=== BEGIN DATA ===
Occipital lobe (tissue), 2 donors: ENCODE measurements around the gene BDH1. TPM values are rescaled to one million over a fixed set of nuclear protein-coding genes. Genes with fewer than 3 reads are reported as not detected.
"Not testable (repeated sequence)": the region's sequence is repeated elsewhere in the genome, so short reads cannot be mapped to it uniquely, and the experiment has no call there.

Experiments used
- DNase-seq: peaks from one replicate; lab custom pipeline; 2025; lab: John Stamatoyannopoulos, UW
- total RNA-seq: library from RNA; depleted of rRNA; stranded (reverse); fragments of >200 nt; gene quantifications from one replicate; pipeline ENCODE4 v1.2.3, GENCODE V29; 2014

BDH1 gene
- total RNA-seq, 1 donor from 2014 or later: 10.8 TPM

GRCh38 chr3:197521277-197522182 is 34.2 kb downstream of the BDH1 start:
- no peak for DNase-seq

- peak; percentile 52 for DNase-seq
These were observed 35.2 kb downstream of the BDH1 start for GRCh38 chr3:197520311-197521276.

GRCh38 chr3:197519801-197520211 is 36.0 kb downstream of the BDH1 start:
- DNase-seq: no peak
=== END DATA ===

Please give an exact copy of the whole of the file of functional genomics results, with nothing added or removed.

Occipital lobe (tissue), 2 donors: ENCODE measurements around the gene BDH1. TPM values are rescaled to one million over a fixed set of nuclear protein-coding genes. Genes with fewer than 3 reads are reported as not detected.
"Not testable (repeated sequence)": the region's sequence is repeated elsewhere in the genome, so short reads cannot be mapped to it uniquely, and the experiment has no call there.

Experiments used
- DNase-seq: peaks from one replicate; lab custom pipeline; 2025; lab: John Stamatoyannopoulos, UW
- total RNA-seq: library from RNA; depleted of rRNA; stranded (reverse); fragments of >200 nt; gene quantifications from one replicate; pipeline ENCODE4 v1.2.3, GENCODE V29; 2014

BDH1 gene
- total RNA-seq, 1 donor from 2014 or later: 10.8 TPM

GRCh38 chr3:197521277-197522182 is 34.2 kb downstream of the BDH1 start:
- no peak for DNase-seq

- peak; percentile 52 for DNase-seq
These were observed 35.2 kb downstream of the BDH1 start for GRCh38 chr3:197520311-197521276.

GRCh38 chr3:197519801-197520211 is 36.0 kb downstream of the BDH1 start:
- DNase-seq: no peak